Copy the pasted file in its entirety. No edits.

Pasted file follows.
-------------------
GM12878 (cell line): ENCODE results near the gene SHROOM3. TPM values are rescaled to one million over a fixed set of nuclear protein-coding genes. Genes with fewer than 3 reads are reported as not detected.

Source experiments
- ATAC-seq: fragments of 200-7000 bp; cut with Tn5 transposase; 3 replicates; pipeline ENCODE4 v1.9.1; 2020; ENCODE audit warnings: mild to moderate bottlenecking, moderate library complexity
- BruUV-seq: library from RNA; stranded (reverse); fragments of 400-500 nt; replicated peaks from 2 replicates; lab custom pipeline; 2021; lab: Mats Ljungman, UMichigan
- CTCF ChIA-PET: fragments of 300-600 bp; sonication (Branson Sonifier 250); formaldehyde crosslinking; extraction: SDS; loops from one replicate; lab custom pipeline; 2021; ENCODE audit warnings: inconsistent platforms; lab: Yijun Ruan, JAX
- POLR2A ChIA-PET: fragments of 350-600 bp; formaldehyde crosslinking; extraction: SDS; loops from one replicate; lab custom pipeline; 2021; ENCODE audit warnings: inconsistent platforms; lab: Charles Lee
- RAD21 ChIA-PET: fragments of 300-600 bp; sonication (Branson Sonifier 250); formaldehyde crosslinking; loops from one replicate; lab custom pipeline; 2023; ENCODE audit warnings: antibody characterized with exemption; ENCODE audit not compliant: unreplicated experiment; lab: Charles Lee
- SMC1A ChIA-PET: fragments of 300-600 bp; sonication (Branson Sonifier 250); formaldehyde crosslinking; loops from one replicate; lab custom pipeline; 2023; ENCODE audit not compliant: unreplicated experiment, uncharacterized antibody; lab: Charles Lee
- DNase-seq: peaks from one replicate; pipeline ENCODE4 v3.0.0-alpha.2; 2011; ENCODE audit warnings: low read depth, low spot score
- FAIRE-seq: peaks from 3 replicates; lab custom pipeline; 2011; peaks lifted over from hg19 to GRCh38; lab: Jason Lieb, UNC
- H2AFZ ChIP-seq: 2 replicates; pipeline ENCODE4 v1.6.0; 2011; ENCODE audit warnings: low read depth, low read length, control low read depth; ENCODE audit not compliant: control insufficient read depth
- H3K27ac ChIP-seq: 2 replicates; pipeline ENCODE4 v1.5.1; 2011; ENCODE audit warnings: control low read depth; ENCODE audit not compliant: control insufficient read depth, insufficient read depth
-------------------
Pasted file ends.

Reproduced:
GM12878 (cell line): ENCODE results near the gene SHROOM3. TPM values are rescaled to one million over a fixed set of nuclear protein-coding genes. Genes with fewer than 3 reads are reported as not detected.

Source experiments
- ATAC-seq: fragments of 200-7000 bp; cut with Tn5 transposase; 3 replicates; pipeline ENCODE4 v1.9.1; 2020; ENCODE audit warnings: mild to moderate bottlenecking, moderate library complexity
- BruUV-seq: library from RNA; stranded (reverse); fragments of 400-500 nt; replicated peaks from 2 replicates; lab custom pipeline; 2021; lab: Mats Ljungman, UMichigan
- CTCF ChIA-PET: fragments of 300-600 bp; sonication (Branson Sonifier 250); formaldehyde crosslinking; extraction: SDS; loops from one replicate; lab custom pipeline; 2021; ENCODE audit warnings: inconsistent platforms; lab: Yijun Ruan, JAX
- POLR2A ChIA-PET: fragments of 350-600 bp; formaldehyde crosslinking; extraction: SDS; loops from one replicate; lab custom pipeline; 2021; ENCODE audit warnings: inconsistent platforms; lab: Charles Lee
- RAD21 ChIA-PET: fragments of 300-600 bp; sonication (Branson Sonifier 250); formaldehyde crosslinking; loops from one replicate; lab custom pipeline; 2023; ENCODE audit warnings: antibody characterized with exemption; ENCODE audit not compliant: unreplicated experiment; lab: Charles Lee
- SMC1A ChIA-PET: fragments of 300-600 bp; sonication (Branson Sonifier 250); formaldehyde crosslinking; loops from one replicate; lab custom pipeline; 2023; ENCODE audit not compliant: unreplicated experiment, uncharacterized antibody; lab: Charles Lee
- DNase-seq: peaks from one replicate; pipeline ENCODE4 v3.0.0-alpha.2; 2011; ENCODE audit warnings: low read depth, low spot score
- FAIRE-seq: peaks from 3 replicates; lab custom pipeline; 2011; peaks lifted over from hg19 to GRCh38; lab: Jason Lieb, UNC
- H2AFZ ChIP-seq: 2 replicates; pipeline ENCODE4 v1.6.0; 2011; ENCODE audit warnings: low read depth, low read length, control low read depth; ENCODE audit not compliant: control insufficient read depth
- H3K27ac ChIP-seq: 2 replicates; pipeline ENCODE4 v1.5.1; 2011; ENCODE audit warnings: control low read depth; ENCODE audit not compliant: control insufficient read depth, insufficient read depth